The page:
Organizing for the Future

A review at the London Review of Books caught my eye because the two books discussed both have the word “Postcapitalism” in their titles. Who doesn’t want to know what’s coming next?

The review didn’t convince me that anyone knows. Two possibilities are mentioned: Full Automation and Universal Basic Income. Presumably, “Full Automation” refers to automating as much as possible. More robots and smarter software should lead to fewer people having jobs. That might lead to everyone being guaranteed a basic income. Or it could lead to mass sterilization, with only lottery winners and good-looking people being allowed to reproduce.

What I found more interesting were some remarks about “austerity”, the recently popular attempt to stimulate world economies by reducing government spending:

In both books, the critical fronts are a total opposition to austerity and neoliberalism, and a focus on the possible consequences of increased automation, including the creation of a ‘surplus population’. The ‘real austerity project’, Mason argues, is ‘to drive down wages and living standards in the West for decades, until they meet those of the middle class in China and India on the way up’. As a result, ‘the next generation will be poorer than this one; the old economic model is broken and cannot revive growth.’ Those places which, in their different ways, have managed to insulate themselves – authoritarian China, Russia or Iran, residually social democratic northern Europe – will not be exempt: ‘By 2060, countries such as Sweden will have the levels of inequality currently seen in the USA.’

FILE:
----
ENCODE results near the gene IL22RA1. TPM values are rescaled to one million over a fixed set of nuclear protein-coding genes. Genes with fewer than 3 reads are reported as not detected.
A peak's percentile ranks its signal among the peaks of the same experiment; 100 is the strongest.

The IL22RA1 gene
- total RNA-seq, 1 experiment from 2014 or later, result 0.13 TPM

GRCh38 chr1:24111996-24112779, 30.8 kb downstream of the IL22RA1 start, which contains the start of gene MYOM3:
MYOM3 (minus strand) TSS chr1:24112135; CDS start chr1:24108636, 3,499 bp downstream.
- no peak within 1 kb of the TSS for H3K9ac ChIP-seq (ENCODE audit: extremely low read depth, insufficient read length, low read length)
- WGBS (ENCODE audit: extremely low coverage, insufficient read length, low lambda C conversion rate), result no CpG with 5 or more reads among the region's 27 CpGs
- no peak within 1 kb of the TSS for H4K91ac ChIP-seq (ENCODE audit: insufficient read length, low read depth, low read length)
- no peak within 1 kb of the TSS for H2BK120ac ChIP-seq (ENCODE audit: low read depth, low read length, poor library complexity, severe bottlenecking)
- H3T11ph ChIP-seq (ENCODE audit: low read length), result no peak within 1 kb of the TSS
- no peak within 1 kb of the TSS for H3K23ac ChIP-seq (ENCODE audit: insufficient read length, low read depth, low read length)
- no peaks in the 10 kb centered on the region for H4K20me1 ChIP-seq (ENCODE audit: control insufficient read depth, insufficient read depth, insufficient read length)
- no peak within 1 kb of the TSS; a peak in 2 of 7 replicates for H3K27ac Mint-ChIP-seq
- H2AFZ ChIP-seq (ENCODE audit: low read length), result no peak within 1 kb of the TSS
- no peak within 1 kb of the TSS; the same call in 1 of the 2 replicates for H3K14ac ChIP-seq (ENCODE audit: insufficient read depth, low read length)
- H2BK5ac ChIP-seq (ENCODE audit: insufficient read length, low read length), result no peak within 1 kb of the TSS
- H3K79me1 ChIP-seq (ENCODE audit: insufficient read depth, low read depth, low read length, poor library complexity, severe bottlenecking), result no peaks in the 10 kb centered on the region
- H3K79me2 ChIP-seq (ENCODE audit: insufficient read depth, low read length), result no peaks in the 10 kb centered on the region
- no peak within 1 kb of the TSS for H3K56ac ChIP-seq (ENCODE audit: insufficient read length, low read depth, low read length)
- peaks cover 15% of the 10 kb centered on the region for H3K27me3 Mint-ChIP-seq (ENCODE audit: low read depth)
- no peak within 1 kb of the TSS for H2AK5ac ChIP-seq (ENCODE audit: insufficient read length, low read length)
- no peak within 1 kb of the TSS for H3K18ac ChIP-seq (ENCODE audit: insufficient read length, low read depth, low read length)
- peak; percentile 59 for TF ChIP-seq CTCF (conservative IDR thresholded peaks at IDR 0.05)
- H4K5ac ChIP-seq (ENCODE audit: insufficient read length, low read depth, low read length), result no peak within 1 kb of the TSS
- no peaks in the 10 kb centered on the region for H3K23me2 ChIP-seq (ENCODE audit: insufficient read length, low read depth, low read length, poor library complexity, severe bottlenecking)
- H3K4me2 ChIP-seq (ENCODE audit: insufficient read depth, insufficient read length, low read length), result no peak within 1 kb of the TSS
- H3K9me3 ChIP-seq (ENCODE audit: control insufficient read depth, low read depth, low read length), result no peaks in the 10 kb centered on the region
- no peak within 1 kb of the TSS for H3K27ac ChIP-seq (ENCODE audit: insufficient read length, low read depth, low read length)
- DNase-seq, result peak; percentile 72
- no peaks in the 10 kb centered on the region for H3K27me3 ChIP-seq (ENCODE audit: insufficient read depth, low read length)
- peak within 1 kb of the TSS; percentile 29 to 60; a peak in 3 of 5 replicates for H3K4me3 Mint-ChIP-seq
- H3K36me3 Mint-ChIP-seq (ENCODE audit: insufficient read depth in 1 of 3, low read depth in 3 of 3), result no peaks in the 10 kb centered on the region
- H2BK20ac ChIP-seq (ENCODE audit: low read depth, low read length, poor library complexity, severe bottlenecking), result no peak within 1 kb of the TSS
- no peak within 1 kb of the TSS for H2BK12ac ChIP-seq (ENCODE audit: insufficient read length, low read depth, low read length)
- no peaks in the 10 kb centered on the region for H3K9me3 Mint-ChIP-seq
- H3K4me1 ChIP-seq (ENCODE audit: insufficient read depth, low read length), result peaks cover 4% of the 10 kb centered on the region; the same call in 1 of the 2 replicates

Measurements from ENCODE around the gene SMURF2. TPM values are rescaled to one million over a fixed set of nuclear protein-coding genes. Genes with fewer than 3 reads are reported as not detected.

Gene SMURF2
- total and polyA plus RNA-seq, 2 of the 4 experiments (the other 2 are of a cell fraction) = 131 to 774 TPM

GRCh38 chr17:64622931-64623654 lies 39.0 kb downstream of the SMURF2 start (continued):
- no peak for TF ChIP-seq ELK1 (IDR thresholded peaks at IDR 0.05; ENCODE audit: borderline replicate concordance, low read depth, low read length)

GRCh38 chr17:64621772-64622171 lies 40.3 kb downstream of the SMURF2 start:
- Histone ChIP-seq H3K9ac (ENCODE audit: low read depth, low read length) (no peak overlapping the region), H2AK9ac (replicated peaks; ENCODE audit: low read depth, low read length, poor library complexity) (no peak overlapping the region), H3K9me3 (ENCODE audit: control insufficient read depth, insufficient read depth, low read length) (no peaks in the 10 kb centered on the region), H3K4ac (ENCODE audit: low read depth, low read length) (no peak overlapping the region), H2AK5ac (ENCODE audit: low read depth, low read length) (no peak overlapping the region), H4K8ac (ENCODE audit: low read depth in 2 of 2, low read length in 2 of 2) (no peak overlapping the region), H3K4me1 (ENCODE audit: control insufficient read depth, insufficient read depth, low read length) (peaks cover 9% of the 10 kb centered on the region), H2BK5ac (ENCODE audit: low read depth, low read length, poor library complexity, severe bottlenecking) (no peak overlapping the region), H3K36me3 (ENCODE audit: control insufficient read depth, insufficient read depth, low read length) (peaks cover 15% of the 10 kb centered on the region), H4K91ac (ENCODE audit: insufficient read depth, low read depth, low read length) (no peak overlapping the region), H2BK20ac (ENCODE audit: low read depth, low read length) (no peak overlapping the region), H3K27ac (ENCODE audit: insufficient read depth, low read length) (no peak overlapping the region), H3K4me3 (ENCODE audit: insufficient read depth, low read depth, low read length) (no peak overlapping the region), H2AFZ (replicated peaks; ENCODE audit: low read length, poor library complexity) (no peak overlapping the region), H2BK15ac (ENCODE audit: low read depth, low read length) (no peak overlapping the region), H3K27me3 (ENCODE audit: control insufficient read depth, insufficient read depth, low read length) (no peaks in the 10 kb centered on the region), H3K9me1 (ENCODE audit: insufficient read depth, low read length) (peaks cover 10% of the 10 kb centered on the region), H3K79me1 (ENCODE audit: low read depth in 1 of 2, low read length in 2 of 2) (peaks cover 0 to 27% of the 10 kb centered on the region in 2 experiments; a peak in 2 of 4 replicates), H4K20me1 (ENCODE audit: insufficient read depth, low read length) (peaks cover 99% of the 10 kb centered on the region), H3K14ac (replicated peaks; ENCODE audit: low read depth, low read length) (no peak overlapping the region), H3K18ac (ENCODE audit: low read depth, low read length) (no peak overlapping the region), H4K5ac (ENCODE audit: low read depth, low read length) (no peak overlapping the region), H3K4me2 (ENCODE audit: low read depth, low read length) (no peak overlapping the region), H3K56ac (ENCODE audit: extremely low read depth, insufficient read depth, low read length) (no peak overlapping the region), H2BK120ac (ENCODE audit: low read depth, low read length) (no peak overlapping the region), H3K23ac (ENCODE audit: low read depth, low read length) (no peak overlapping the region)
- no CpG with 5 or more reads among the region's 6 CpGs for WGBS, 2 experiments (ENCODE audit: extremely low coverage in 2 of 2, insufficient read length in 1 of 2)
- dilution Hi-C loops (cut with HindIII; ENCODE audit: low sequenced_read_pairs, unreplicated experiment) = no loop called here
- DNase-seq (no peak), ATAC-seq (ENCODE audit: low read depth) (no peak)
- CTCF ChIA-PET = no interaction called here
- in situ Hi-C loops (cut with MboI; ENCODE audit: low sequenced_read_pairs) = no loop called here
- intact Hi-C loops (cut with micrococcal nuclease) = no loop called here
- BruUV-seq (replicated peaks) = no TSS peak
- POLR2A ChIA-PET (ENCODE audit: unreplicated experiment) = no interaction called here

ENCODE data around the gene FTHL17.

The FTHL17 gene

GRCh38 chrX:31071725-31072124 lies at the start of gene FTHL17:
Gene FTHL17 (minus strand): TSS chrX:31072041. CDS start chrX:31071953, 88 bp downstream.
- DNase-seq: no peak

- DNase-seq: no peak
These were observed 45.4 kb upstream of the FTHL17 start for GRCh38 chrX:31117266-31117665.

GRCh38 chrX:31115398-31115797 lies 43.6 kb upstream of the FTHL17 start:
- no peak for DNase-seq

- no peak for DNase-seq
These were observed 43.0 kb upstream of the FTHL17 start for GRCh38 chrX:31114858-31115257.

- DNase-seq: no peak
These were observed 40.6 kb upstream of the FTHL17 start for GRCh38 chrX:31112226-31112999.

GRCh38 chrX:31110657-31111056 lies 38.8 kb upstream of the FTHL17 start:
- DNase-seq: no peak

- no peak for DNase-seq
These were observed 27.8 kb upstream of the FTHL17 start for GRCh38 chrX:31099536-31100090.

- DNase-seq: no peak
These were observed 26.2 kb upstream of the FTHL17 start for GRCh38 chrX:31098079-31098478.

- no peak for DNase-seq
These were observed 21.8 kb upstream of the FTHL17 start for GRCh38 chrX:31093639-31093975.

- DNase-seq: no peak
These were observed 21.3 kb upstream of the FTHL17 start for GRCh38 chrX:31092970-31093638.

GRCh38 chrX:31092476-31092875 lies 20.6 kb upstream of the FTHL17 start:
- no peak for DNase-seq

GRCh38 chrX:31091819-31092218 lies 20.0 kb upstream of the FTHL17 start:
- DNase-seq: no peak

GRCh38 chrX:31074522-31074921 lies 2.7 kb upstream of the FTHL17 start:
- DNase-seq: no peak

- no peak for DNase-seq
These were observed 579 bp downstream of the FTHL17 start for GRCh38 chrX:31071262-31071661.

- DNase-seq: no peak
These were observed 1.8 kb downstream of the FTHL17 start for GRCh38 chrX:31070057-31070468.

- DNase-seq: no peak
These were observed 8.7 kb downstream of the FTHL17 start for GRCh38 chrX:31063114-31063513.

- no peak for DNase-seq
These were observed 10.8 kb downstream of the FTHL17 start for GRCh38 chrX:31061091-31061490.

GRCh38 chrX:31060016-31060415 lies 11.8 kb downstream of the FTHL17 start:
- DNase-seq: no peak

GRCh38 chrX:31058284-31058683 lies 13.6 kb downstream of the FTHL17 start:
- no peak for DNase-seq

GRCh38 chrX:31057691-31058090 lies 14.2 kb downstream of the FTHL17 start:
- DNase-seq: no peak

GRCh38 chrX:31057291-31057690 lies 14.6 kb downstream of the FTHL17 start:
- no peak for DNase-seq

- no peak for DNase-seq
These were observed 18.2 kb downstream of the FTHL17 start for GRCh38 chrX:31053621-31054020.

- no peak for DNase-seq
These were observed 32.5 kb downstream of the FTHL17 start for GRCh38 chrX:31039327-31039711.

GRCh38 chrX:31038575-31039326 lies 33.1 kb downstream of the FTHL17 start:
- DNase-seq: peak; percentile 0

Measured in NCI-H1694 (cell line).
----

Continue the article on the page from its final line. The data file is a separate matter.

Further down in the article, there’s some practical discussion:

What the historical labour movement did, in Srnicek and Williams’s eyes, was set itself goals and demands – for pensions, social security, fewer working hours – and fight for them inside and outside the workplace. What they are really proposing … is that a new set of demands be agreed and doggedly insisted on, in the manner of the old left.

But how could enough of us agree and doggedly insist on a new set of demands? Maybe the authors of the books being reviewed have an answer, but the only way I can see that happening is through the creation of a mass movement like the labor movement of the 19th and 20th centuries. 

In his very good book The Age of Acquisition: The Life and Death of American Resistance to Organized Wealth and Power, Steve Fraser describes how organized labor contributed to the general welfare after the New Deal and World War 2:

…the labor movement of those years of uproar created – more than any other institution, public or private – a standard of living envied everywhere. In 1945, 40 percent of American families lived below the poverty line… By 1970, only 10 percent lived in poverty… Not only did the economy grow at an annual average of 4 percent during the postwar era, but that growth favored the poor more than the wealthy…it was the organized labor movement that compelled broad sectors of American industry still unwilling to engage in the new mechanisms of collective bargaining to nonetheless match the standards of living (wages, hours, vacations, holidays, pensions, health care and more) that unions were winning for their members….

An “American standard of living” and the forms of industrial democracy that made it possible … shattered the old order [196].

Perhaps globalization means that a race to the economic middle (or even the bottom) cannot be stopped. But it was organized labor and other progressive organizations that demanded and achieved progress in the past. I think it will have to be organized human beings, whether or not they have traditional jobs, who demand and achieve progress in the future.